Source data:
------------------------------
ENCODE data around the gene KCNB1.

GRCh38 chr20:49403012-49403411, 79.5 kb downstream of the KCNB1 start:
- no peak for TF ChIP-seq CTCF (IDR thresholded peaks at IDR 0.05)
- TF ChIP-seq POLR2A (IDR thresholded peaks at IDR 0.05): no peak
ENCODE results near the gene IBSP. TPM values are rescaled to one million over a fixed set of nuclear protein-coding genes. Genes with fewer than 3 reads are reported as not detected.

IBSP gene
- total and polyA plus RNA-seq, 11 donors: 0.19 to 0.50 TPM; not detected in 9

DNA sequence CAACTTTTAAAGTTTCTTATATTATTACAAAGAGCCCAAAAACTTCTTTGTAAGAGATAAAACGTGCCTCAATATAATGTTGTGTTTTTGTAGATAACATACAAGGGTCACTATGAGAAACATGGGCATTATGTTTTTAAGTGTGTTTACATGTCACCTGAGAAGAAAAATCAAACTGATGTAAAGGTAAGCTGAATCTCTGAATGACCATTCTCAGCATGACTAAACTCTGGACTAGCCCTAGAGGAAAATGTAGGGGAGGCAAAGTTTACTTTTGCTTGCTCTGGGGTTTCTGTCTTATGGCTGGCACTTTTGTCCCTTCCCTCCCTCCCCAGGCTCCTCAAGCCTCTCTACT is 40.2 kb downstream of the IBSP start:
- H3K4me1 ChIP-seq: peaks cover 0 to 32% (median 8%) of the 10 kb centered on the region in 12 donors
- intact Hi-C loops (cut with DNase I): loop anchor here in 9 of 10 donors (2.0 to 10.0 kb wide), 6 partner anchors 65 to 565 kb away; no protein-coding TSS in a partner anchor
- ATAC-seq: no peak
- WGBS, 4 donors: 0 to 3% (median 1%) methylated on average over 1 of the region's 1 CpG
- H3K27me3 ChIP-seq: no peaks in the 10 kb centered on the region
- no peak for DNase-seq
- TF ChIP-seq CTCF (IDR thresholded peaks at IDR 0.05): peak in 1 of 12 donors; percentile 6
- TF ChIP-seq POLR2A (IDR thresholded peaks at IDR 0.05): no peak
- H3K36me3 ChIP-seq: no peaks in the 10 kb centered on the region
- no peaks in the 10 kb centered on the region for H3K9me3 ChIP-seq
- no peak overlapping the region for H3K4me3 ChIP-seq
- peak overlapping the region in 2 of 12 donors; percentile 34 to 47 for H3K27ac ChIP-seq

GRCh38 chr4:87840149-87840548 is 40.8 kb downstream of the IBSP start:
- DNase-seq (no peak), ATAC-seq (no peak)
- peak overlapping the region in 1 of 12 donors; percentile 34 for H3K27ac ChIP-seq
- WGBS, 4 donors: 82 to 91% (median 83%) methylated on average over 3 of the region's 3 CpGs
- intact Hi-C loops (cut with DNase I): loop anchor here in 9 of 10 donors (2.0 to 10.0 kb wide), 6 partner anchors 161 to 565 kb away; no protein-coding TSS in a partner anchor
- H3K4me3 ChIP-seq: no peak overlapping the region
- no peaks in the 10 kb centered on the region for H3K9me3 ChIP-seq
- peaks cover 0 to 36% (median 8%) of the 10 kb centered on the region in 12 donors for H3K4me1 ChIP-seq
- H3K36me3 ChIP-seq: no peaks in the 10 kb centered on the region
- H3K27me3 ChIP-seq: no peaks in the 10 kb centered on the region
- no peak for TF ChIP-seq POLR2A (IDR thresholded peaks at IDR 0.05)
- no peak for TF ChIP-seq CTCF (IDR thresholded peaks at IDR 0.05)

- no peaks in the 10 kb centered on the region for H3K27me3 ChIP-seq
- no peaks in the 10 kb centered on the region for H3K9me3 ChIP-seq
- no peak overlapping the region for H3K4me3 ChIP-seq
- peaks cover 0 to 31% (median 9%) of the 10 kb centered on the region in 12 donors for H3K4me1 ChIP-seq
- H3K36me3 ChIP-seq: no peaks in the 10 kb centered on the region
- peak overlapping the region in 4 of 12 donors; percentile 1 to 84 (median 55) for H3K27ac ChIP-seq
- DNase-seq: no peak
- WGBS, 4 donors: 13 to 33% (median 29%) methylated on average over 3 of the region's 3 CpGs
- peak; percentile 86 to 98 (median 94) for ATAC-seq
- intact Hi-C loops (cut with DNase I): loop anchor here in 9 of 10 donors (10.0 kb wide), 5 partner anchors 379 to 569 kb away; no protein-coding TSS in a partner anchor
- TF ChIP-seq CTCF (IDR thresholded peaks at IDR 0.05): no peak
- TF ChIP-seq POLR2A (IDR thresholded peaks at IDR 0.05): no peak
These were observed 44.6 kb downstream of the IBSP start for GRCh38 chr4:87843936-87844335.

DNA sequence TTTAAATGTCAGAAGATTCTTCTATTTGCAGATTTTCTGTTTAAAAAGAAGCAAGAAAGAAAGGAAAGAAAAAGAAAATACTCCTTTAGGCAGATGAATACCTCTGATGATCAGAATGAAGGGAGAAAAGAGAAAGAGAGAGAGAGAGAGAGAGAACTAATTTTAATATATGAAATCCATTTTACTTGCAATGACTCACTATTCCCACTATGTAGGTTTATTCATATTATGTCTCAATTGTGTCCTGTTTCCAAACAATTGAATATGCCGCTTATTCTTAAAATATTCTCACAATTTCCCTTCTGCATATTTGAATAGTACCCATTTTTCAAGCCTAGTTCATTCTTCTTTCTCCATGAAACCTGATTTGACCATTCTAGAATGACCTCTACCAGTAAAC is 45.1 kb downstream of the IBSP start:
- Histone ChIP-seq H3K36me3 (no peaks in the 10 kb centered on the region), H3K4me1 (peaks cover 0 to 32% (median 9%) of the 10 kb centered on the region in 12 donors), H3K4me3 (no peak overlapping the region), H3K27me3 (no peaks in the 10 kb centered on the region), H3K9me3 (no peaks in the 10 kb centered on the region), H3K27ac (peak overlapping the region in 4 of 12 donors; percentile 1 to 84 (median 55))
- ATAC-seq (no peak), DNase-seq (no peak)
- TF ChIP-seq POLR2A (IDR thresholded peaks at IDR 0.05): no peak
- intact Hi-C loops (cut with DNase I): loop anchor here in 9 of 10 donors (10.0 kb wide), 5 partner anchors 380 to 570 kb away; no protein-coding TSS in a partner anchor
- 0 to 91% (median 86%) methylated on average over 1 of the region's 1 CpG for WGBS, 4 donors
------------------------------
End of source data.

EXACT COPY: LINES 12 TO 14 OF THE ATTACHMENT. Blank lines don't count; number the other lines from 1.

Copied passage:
- WGBS, 4 donors: 0 to 3% (median 1%) methylated on average over 1 of the region's 1 CpG
- H3K27me3 ChIP-seq: no peaks in the 10 kb centered on the region
- no peak for DNase-seq